How To Train Your Dragon opens 3.26

Can Man and Dragon peacefully coexist?

“How to Train your Dragon” is the latest digital animation movie from DreamWorks Animation studios (the same studio that produced the Shrek movies, “Kung Fu Panda,” and “Bee Movie”). The movie starts off with the narration of the main character, Hiccup (his name is explained in the movie), voiced by Jay Baruchel, describing his Viking hometown and the problems they have with dragons. The audience is thrust into an elaborate action sequence of dragons attacking Hiccup’s village. This opening scene does justice to the advancements in digital animation and explores some inventive camera shots of the action and its characters.

Young Hiccup wants to be a dragon fighter and have the chance to kill his first dragon. Why does he want to kill a dragon? It means he will be respected among his fellow Vikings.  He has one big size issue though, considering the average Viking is four times his size, no one takes him seriously. Villagers ridicule his size often. He resorts to using his intelligence to solve his problems (it seems that for such a young mind he knows quite a bit about aerodynamic engineering). One of his inventions takes down a dreaded night fury dragon. Yet no one believes Hiccup is worthy of being a dragon slayer.

The movie moves along smoothly with more being revealed about Hiccup and his situation. Turns out the head of village is also his dad, Stoick, voiced by Gerard Butler.  Here is the setup of the traditional kids’ movie story line where the child tries to prove himself to his father and/or mother. And yes, we have seen it before and the story is pretty formulaic, but this story does have emotion and well-written dialogue to keep the audience’s interest.

Hiccup ventures into the woods to find and slay the dragon he had taken down earlier only to find that he cannot kill the dragon.  He eventually befriends the beast and learns the traits of the dragon species. There is a humorous and touching development between the boy and the dragon.  Toothless (that’s Hiccup’s name for the new friend) has mood swings from a Clint Eastwood toughness to a Bambie-like curiosity and friendliness. The directors, Dean DeBlois and Chris Sanders (both of “Mulan” and “Lilo and Stitch” fame), put it together to make this friendship work so it doesn’t come off too cheesy.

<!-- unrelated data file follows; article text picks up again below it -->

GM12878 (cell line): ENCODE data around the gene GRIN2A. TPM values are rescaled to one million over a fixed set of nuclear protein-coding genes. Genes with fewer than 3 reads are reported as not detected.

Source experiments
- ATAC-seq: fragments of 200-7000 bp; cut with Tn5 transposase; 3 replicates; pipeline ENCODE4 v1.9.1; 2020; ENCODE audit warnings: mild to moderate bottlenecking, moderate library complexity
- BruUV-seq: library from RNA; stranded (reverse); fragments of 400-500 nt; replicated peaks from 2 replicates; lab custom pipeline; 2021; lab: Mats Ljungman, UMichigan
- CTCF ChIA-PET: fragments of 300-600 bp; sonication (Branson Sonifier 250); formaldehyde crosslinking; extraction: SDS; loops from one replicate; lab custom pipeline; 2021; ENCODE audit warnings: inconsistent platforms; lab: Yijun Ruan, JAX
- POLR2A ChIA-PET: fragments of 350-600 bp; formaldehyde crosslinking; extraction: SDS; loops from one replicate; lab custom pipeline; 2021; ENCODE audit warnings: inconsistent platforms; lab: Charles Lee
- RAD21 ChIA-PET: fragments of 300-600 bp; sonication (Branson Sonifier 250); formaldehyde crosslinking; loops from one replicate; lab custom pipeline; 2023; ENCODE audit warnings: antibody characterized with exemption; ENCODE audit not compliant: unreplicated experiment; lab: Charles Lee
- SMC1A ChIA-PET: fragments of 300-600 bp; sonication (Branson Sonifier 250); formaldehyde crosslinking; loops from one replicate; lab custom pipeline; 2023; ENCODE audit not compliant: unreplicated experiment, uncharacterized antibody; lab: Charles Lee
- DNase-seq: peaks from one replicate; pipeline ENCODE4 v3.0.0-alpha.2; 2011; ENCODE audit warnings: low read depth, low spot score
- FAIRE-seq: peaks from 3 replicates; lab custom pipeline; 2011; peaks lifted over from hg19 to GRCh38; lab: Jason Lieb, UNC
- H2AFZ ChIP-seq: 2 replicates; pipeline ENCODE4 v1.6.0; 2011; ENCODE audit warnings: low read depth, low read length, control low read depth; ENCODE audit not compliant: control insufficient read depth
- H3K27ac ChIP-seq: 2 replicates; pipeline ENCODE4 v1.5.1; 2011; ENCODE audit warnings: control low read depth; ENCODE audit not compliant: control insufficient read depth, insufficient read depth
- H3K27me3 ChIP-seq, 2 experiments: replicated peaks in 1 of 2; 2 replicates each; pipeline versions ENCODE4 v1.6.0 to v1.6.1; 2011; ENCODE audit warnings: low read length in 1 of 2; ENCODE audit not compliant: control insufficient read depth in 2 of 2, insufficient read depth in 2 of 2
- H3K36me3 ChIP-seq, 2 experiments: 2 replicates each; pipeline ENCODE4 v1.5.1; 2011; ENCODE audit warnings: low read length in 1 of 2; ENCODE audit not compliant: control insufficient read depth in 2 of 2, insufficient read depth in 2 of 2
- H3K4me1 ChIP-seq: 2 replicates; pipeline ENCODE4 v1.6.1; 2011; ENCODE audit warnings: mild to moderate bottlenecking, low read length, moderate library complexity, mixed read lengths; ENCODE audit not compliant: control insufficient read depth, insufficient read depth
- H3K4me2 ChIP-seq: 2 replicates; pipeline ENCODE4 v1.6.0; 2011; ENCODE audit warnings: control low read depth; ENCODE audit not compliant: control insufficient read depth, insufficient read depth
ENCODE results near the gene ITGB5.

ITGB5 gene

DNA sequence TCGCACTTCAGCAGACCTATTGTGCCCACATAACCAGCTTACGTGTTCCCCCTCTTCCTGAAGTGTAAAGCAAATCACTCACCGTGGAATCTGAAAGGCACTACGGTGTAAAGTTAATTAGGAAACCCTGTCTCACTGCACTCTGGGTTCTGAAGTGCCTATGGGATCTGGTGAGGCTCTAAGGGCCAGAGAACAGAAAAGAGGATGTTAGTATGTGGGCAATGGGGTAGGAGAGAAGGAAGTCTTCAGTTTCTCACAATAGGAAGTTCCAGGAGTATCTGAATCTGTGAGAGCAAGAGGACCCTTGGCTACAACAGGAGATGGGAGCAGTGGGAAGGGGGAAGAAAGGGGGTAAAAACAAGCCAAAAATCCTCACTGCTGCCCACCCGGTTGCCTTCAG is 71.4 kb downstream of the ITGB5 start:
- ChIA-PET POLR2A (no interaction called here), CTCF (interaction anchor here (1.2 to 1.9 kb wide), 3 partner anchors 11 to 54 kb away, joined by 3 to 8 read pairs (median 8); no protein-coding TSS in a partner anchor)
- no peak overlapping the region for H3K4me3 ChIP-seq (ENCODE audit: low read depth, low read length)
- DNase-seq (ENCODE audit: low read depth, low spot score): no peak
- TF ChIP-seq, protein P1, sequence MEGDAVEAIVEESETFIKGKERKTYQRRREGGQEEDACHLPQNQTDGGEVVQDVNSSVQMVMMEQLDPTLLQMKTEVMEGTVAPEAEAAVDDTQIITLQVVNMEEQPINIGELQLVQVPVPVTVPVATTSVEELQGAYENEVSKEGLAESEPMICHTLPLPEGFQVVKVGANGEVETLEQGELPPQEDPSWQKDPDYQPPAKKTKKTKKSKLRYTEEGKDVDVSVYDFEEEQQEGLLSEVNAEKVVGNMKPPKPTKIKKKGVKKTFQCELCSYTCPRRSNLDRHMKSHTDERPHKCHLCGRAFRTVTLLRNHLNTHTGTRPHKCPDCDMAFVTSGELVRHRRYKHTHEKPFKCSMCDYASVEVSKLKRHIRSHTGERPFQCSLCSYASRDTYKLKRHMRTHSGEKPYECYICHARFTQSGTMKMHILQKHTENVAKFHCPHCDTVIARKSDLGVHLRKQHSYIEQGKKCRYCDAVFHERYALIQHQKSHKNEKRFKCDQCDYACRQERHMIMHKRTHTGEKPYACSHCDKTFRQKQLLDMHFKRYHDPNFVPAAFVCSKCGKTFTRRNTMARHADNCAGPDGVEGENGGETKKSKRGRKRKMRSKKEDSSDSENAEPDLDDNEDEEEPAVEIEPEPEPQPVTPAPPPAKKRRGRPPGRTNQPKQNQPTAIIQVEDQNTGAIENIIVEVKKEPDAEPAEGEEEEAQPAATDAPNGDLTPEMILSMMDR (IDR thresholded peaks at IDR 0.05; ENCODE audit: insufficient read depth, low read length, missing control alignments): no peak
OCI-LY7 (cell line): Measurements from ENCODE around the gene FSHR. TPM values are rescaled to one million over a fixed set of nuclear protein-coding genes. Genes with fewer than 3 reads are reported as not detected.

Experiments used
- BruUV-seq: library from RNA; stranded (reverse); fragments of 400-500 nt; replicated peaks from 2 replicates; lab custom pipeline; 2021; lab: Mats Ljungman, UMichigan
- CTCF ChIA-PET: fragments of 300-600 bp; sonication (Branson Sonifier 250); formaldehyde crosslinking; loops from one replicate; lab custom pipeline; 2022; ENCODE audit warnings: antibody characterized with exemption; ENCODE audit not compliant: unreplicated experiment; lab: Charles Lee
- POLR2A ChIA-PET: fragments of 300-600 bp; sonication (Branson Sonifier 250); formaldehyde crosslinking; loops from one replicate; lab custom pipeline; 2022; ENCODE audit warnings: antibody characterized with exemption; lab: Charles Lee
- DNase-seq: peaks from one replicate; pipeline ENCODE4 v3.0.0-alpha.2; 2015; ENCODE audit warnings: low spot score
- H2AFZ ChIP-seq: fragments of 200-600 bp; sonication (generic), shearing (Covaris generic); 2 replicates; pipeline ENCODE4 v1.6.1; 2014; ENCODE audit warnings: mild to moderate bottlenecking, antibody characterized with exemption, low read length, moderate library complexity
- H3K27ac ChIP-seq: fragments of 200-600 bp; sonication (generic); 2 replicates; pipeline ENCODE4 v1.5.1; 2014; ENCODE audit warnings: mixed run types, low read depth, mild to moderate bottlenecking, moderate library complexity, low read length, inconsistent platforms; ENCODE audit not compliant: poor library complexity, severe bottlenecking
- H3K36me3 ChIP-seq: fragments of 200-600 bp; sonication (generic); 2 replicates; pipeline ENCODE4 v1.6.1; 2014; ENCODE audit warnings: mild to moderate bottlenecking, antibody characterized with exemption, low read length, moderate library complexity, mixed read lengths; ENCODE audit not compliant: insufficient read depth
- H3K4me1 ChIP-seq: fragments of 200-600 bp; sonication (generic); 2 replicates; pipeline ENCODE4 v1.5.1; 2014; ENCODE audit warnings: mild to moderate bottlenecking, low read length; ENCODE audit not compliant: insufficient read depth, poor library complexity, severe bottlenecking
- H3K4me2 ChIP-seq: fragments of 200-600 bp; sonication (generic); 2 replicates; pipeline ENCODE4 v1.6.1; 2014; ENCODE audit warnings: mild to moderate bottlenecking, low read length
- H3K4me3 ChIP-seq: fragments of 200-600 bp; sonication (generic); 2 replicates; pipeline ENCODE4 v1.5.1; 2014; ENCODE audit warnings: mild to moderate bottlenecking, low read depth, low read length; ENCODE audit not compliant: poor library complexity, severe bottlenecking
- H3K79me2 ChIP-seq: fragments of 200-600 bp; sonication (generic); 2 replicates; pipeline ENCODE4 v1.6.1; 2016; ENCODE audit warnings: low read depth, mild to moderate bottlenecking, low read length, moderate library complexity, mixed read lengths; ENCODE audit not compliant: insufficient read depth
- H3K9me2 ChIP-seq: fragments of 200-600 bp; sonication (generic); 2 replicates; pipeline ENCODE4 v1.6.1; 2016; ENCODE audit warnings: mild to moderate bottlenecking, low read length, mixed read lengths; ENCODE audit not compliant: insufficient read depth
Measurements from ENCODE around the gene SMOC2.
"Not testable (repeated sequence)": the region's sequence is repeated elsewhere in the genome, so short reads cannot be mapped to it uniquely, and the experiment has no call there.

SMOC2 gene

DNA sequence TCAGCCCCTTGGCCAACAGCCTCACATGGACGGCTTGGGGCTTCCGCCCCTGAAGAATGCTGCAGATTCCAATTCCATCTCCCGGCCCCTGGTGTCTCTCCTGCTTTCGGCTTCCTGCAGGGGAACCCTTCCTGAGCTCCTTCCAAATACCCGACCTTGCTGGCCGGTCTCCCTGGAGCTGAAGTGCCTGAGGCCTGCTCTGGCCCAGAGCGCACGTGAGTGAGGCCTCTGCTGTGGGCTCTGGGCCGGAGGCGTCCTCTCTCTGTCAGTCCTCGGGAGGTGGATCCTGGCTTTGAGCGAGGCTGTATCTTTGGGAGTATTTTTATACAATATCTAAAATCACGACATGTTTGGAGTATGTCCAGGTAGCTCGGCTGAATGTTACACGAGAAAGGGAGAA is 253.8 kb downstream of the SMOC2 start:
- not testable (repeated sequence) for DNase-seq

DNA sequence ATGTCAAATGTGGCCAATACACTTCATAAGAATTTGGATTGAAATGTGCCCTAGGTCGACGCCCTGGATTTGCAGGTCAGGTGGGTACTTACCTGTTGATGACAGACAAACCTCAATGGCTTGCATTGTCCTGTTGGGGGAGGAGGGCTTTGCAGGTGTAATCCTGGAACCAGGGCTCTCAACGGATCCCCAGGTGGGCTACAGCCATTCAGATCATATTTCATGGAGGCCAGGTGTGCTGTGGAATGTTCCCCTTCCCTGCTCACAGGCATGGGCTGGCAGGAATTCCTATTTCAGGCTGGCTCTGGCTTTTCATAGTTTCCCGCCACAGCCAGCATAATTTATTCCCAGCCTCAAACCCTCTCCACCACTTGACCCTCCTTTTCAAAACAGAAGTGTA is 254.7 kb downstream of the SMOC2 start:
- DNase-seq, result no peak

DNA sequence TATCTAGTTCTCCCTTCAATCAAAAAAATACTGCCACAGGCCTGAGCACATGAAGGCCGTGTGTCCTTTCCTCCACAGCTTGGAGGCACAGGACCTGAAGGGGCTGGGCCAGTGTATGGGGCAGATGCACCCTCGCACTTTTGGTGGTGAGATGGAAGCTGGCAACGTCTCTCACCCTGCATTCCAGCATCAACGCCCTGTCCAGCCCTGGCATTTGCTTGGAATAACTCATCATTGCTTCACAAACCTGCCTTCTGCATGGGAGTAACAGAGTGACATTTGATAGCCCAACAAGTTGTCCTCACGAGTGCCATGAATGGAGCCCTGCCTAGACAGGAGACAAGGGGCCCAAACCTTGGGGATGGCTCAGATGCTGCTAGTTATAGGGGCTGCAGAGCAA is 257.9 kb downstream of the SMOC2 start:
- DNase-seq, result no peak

Stoick eventually enrolls Hiccup into a dragon slaying class in the village. In the class, fellow village adolescents learn the proper Viking way to kill different varieties of dragons. What develops is the conflict within Hiccup – should he kill the dragons or should he befriend them?

The imagery of the movie is outstanding. The art directors took their time and added the details in the background shots. The water and the fire caught my attention because those elements looked real. I also noticed the hair of the characters (I know I am nitpicking, but in a good way). Considering the era and primitive ways of the Vikings, I could see that their hair was chopped off with a knife. The villagers obviously didn’t have a village barber shop. They simply cut their hair with what was available to them. It’s a small detail I know, but little things like that made the movie feel realistic.

Should you see this movie? Yes, it’s a good kid’s movie with only a few hidden adult jokes. The action will keep it together and hold your interest until the end. The kids will like the different varieties of dragons and most likely relate to one of the adolescent characters. To paraphrase my 10-year-old daughter — it is a good family story that is funny and yet scary at times (she was referring to the action sequences, but in a good way).  One more thing, I saw the movie in 2D and I still feel it was great. Try seeing it in its 3D format; it almost has to be better.

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